Willfully Guided

Tips for Buying a Boarding Facility

Tips for Buying a Boarding Facility
Allison Trimble

Turning Passion into Profession

By Allison Trimble

 

Numerous horse owners dream of turning their passion into their profession. Many people don’t have interest in becoming a horse trainer, farrier, or veterinarian, but it’s common as a Realtor to see people seeking out boarding facilities.

The notion usually starts with a desire to take a mortgage that a horseperson already has, and make it work for them. If a horse owner has been boarding more than one horse for any length of time, they begin to see that they could own acreage and keep their horse for what they are spending.

Photo credit Walberg

There are many different levels of horse boarding, from small private facilities, to large commercial operations facilitating many trainers and events. Here are a few things to keep in mind about buying a boarding facility.

Magnitude: Determining the size of a boarding operation is important. Is the goal to board a number of horses that a property owner can manage alone without help, or to try and run a more substantial business? There is a tipping point for profit margin that occurs when hiring help becomes necessary.

Suitability: Carefully examine the day-to-day operations of any existing facility. Where does the manure go? How do they handle turn-out? What equipment is needed to run the facility, and is any of it included with the sale? Will the property adequately handle the number of intended horses and will it do so within local regulations? If the property has a conditional use permit, it’s important to make sure that transfers as a condition of the sale. Typically, conditional use permits don’t automatically transfer with property ownership and this can become very problematic after the fact if not done properly.

Business Plan: Even if the goal is to have a handful of friends’ horses to help eat the grass and pay the mortgage, a business plan is important. Knowing overhead and fixed expenses as well as variable expenses is crucial. I always found that boarding ended up being a lot of cash flow, but not a lot of profit. A horse that is messy or hard on fences or stalls can really eat into expenses. Over the years I settled on a dollar amount that I needed to profit each month to make it worth having a horse on the property, and then charged actual expenses above that to determine boarding cost. Could the facility generate additional income from events, horse shows or clinics held there?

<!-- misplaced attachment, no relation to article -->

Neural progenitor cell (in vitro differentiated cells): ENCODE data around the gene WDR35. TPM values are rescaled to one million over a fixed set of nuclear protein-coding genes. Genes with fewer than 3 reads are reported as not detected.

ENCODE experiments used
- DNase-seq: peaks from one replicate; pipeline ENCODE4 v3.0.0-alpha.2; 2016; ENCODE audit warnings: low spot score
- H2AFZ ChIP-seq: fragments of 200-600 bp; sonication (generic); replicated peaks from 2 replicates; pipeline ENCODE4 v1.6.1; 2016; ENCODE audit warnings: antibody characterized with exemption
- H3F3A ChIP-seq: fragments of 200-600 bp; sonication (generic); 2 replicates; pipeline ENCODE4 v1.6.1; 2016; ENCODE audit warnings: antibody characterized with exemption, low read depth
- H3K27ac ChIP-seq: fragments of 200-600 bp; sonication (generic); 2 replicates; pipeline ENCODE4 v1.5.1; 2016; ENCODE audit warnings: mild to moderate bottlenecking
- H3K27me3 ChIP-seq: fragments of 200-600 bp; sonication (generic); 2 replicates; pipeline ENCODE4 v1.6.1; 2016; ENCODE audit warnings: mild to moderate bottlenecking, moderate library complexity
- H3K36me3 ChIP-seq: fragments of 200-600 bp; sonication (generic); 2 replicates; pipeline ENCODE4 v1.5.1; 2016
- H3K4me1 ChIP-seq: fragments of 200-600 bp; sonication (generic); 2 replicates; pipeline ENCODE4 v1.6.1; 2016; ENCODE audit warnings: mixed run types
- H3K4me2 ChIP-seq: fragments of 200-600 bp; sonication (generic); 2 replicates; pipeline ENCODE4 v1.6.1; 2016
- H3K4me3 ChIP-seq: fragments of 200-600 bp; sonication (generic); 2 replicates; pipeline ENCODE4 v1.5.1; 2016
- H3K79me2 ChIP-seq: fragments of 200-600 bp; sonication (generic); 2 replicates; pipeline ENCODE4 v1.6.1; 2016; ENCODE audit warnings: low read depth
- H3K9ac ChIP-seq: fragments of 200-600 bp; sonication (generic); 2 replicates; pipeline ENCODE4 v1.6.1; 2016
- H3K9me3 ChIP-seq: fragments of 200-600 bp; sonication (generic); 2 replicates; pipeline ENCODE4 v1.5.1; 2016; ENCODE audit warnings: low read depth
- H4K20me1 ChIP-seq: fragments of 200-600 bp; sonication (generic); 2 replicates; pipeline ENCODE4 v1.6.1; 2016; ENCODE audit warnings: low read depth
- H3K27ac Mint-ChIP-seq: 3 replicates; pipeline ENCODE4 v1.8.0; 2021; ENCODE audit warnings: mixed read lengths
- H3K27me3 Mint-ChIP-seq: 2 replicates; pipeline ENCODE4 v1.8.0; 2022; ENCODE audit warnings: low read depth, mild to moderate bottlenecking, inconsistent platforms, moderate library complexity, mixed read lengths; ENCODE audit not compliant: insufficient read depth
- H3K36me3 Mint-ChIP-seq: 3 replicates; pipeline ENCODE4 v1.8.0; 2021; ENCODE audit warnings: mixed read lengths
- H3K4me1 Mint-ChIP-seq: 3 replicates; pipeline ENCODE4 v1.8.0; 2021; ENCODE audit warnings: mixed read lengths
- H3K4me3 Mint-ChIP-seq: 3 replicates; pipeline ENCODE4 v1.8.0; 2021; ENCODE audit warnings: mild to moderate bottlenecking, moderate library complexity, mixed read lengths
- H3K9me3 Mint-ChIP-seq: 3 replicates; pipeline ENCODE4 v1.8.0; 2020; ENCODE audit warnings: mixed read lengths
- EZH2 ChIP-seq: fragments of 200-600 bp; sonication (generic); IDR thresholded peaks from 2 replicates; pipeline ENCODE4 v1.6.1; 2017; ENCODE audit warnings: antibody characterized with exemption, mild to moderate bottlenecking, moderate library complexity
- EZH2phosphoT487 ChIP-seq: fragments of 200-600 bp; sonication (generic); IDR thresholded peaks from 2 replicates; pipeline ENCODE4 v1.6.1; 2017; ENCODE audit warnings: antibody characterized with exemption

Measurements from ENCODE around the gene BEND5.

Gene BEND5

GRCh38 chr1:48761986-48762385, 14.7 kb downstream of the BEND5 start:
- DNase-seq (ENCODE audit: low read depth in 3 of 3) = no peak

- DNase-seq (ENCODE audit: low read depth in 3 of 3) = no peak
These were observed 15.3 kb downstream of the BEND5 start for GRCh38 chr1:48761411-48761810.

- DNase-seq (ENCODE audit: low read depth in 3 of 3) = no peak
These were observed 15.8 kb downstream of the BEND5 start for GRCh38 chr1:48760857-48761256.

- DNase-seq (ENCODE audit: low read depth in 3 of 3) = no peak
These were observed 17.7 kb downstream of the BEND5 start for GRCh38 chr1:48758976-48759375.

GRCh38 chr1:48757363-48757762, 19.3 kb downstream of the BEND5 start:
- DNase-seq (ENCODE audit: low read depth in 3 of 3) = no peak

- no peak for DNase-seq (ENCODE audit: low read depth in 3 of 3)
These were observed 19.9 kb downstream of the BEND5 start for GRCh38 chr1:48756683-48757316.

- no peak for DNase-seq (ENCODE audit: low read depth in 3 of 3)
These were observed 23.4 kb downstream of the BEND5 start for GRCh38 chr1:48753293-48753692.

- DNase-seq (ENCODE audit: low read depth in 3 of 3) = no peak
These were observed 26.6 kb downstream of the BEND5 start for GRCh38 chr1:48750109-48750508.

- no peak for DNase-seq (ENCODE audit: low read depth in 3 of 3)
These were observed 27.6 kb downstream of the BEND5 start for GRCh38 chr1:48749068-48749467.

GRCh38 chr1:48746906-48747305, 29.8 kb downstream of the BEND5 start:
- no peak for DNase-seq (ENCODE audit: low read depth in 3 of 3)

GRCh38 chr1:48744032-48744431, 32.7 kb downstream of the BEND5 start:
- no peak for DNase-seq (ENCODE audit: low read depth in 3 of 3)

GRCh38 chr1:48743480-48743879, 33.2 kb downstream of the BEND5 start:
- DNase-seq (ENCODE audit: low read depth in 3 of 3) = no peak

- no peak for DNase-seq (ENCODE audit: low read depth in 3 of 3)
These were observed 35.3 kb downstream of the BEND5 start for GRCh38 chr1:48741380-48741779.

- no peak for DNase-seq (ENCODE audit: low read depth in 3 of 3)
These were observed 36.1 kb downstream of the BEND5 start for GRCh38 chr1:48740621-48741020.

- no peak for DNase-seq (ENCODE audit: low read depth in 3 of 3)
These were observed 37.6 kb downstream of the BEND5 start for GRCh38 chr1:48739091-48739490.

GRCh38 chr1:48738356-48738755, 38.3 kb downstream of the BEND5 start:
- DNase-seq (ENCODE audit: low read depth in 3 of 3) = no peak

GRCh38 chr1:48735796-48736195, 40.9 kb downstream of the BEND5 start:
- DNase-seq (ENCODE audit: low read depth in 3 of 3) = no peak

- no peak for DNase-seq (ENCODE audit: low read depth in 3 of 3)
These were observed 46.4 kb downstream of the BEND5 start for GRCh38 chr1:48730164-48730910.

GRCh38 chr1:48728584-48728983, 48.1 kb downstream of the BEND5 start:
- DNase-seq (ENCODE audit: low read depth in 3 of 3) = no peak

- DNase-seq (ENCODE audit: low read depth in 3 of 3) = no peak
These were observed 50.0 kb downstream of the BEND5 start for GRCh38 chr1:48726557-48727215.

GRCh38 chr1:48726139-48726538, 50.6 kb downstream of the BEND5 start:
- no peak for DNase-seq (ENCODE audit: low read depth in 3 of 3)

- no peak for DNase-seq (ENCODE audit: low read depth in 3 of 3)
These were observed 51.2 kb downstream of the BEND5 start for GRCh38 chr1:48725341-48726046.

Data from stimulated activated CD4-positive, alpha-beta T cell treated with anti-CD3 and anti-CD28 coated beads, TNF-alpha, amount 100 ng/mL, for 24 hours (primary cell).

Financing: I often find buyers have the misconception that they’ll be able to use income from the property they’re buying to purchase the property. This is true only if the buyer has a pre-existing business that can support the purchase, or if there’s a current business in place that’s being purchased as well which can support the purchase with the previous 2 years tax returns. This then becomes a commercial or agricultural loan which has a different set of guidelines for lending. For example, a recent appraisal fee for a commercial boarding facility was $7500, while the appraisal fee for a similar size was $1,000. Horse facilities typically have a higher price tag, and a buyer can anticipate a down payment of no less than 20% in this instance.

Inspections: Home inspections don’t usually cover outbuildings. If the intent is to use the facilities for boarding outside horses, I strongly recommend having a thorough inspection of all outbuildings, particularly for structural integrity and electrical wiring. These can be costly problems to correct, and at the very least, a buyer should know what to include in a budget.

Ownership, Insurance and Liability: Most equestrian operations are owned by a Limited Liability Company (LLC) which is a business entity that helps to isolate liability to only that property. Once a property owner opens the gate to horses that they do not own, it is advisable to get additional insurance that protects against liability. A well-designed contract with boarders that limits liability and outlines expectations is very important. Washington State has laws that protect against injury in horse related activity, but as a professional, it is prudent to have additional layers of protection.

Be sure to have a big-picture plan so nothing is left to chance. Expect the unexpected and have a plan for dealing with non-payment, difficult personality types, and problem horses. It’s easy to keep a facility with an indoor arena at capacity in the Pacific Northwest, but as with many things, the devil is in the details. Management is the key to success in any boarding operation.

 

Published August 2018 Issue

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Willfully Guided
Allison Trimble

Allison Trimble has a Bachelor of Science in Animal Science from Cal Poly, SLO. After her graduation in 1999, Allison started Coastal Equine and has been training and competing in cowhorse, reining and cutting events. She has had marked success in the show pen boasting many titles and championships.

Coastal Equine takes pride in raising and training quality performance horses.  With a background as a non- professional who trained her own horses, Allison believes in the ability of the non-pro to have a primary role in the training of their own horse.  Allison’s clients range from beginners to advanced competitors.  Willfully Guided is an educational program based on Allison’s training process. It offers insight into the art of building a willing and sustainable partnership with your performance horse. For more information visit: www.willfullyguided.com

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